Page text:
What should you do? If you are buying a property and are having a Phase I ESA completed, insist that your environmental consultant include completion of VES, as warranted.
On the national front, the Environmental Protection Agency (EPA) on January 31, 2011, has moved vapor intrusion to the forefront by presenting a proposal to add a vapor intrusion element to its Hazard Ranking System. This action by the EPA underscores the risk to human health posed by vapor intrusion of volatile chemicals.
What to do if a VEC Exists? A VES follows a tiered process to determine whether a VEC exists on a property. A Tier 1 screen is completed first followed by a Tier 2 screen. A Tier 2 screen can include both non-invasive and invasive data collection such as sampling indoor air, soil, and/or groundwater If a VEC is identified through additional analysis or testing, a buyer can choose to walk away or the property owner may develop methods to mitigate vapor intrusion issues. For undeveloped properties, methods to prevent vapor intrusion are relatively inexpensive to incorporate into site development and building design. For existing buildings, methods are typically more costly.
In related news, the Oregon Department of Environmental Quality (DEQ) has recently developed guidance for assessing whether a vapor intrusion condition exist at a property where a subsurface release of hazardous chemicals has impacted soil and groundwater. At cleanup sites, we have seen a spike in direct sampling to evaluate health risks from vapor intrusion into on-site buildings and outdoor air. While DEQ guidance has been available since March 2010, we have seen recent increasing scrutiny as DEQ project managers become apprised of the technical issues. For more information about Vapor Intrusion Assessments, Indoor Air Sampling, or Phase I ESAs, please contact Randall J. Boese at BBA Environmental at 503-570-9484, ext. 1.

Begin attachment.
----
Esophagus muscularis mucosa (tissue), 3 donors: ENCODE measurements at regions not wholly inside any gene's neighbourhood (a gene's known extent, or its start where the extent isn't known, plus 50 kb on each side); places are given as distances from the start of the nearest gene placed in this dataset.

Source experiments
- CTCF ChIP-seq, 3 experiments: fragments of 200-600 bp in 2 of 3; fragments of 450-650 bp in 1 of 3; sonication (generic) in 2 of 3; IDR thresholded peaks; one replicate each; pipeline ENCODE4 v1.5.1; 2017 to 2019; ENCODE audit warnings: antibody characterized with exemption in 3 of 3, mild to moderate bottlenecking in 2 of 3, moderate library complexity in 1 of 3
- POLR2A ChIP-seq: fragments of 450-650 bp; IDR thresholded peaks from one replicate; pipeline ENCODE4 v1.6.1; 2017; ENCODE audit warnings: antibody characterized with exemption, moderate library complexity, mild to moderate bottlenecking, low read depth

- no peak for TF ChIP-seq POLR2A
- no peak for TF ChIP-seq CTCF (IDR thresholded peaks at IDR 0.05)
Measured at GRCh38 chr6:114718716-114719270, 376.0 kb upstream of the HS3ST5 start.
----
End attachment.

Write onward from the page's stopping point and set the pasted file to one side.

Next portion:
EPA announced final amendments to the SPCC Rules On November 5, 2009. The final amendments revise the December 2008 amendments following considerations presented by the regulated community. Final revision to the December 2008 rule removes provisions to: exclude farms and oil production facilities from the loading/unloading rack requirements; exempt produced water containers at an oil production facility; and provide alternative qualified facilities eligibility criteria for an oil production facility. The revised rule is effective January 14, 2010. The EPA has extended the compliance date for the revisions for all facilities until November 10, 2011. All facilities, including farms, must amend or prepare, and implement SPCC Plans by the compliance date in accordance with revisions to the SPCC rule promulgated since 2002.
Since the DEQ significantly lowered the risk-based concentrations (RBCs) for naphthalene, many heating oil cleanup projects have required increased risk assessment and/or engineering controls to address vapor intrusion for naphthalene and total petroleum hydrocarbons. An increased number of cleanup projects with contamination over 2,500 ppm have required soil gas sampling to eliminate the vapor intrusion exposure pathway. In their February 2010 Contractors Bulletin, the DEQ’s Heating Oil Tank Program has updated the RBC table to include RBCs for heating oil constituents in soil and groundwater for the Vapor Intrusion into Buildings exposure pathway. Also, the DEQ is requiring work plans and the completion of a work plan checklist (see page 4 of the July 2009 Contractor Bulletin) prior to conducting soil vapor sampling. Look for DEQ to announce vapor intrusion guidance training in the coming weeks.
The full text of the DEQ’s February 2010 Contractor’s Bulletin can be found Here